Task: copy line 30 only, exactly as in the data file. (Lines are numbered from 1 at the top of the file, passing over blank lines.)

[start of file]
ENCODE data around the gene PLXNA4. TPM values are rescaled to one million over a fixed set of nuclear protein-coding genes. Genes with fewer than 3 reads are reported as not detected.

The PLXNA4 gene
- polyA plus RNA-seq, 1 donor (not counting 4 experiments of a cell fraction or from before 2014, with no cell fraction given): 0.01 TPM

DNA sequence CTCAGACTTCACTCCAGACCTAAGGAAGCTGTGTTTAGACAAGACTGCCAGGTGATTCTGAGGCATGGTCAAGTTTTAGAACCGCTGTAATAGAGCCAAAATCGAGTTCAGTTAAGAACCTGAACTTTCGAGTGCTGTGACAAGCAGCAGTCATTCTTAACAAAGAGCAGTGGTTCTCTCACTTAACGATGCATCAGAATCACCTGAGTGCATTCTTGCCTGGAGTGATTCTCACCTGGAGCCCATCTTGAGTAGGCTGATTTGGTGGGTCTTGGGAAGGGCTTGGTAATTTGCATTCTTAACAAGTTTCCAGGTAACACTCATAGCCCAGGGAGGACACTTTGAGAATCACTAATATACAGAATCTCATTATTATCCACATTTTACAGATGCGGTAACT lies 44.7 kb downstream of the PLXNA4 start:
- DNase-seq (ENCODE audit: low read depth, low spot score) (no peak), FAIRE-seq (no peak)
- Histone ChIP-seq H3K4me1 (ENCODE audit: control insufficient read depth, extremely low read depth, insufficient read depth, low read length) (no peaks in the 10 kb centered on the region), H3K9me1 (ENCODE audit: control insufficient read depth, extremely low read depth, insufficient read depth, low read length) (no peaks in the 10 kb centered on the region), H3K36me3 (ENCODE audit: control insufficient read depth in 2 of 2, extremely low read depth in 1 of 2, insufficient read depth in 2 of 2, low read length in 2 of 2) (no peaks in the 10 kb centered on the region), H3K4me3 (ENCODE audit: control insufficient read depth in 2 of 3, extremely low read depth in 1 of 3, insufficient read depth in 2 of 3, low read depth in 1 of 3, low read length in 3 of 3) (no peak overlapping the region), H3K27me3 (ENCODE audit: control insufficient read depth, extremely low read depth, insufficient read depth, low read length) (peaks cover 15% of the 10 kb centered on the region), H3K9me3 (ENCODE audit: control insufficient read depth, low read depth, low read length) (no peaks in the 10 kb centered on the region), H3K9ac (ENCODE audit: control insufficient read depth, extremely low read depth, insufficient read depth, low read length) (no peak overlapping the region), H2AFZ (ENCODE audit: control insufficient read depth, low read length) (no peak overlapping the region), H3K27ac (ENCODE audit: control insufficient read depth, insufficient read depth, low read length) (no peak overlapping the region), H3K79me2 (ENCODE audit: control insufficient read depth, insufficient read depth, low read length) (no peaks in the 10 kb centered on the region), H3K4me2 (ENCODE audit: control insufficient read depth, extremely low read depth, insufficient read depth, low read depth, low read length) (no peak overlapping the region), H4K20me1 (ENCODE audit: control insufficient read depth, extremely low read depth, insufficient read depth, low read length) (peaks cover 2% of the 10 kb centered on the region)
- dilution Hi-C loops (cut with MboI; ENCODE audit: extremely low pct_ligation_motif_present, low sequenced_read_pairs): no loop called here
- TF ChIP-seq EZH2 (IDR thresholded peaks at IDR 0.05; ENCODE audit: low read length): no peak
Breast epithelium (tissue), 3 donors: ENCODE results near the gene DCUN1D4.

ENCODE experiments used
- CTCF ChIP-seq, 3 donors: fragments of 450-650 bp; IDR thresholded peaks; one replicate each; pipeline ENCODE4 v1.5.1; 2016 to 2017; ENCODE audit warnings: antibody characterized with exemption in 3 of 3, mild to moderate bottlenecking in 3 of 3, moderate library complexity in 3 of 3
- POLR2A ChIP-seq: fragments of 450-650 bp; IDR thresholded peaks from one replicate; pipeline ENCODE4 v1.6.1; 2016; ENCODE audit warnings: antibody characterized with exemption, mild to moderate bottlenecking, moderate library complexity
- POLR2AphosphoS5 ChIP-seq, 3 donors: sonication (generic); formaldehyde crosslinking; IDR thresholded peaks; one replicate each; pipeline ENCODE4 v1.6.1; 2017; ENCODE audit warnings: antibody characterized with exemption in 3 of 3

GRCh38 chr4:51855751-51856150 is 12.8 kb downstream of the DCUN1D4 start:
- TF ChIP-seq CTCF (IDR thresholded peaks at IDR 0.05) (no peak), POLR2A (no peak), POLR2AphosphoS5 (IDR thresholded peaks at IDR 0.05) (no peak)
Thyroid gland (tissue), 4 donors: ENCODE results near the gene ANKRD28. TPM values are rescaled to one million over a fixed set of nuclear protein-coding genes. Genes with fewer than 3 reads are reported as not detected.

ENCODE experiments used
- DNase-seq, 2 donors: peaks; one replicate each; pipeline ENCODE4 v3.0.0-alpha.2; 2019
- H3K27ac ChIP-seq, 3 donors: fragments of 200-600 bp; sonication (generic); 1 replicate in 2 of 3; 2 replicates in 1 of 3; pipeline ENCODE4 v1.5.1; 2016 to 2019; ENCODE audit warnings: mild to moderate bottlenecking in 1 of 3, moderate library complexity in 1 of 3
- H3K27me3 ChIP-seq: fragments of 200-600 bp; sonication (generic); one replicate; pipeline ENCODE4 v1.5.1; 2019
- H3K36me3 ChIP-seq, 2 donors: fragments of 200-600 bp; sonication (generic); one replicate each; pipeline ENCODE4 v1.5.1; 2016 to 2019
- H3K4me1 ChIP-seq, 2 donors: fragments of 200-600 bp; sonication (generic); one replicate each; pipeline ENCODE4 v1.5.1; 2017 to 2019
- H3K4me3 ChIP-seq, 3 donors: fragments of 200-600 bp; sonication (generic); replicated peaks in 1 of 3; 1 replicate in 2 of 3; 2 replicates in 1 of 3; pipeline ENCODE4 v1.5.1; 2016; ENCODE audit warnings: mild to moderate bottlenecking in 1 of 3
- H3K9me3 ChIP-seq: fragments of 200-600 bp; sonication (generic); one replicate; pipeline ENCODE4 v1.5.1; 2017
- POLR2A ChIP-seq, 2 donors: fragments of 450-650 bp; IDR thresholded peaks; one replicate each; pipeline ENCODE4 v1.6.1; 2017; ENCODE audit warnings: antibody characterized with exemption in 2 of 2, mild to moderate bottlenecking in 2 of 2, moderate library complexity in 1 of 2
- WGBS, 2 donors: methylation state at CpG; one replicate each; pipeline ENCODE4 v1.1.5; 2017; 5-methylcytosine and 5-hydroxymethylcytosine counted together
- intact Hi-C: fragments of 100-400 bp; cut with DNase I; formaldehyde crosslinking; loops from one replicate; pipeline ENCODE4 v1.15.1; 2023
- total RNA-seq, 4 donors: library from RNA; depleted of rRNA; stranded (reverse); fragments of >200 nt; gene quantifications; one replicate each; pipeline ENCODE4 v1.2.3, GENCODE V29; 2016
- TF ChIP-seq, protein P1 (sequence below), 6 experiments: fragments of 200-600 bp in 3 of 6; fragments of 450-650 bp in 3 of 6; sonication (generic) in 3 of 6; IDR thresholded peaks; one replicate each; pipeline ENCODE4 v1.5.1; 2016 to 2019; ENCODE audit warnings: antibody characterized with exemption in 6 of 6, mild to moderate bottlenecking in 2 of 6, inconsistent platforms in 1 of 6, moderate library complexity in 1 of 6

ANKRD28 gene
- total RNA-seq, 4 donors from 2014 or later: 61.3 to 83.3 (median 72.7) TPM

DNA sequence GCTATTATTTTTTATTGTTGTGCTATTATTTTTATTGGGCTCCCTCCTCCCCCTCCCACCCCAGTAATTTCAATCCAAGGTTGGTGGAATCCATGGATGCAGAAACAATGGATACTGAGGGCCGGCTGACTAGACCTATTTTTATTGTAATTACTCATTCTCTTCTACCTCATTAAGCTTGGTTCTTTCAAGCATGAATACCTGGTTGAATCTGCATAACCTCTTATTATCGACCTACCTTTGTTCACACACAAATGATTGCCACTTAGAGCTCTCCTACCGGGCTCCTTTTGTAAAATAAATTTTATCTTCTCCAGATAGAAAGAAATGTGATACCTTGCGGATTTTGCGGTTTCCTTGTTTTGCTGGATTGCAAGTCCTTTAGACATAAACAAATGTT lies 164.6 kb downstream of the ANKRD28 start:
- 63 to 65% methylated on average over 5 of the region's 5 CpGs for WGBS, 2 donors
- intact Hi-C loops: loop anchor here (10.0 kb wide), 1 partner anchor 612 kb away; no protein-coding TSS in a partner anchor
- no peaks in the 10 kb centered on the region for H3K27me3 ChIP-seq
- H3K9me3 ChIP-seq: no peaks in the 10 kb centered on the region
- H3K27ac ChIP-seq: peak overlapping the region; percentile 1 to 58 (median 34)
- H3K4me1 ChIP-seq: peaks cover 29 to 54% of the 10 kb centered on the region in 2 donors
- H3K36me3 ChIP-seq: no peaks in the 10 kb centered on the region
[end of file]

ANKRD28 gene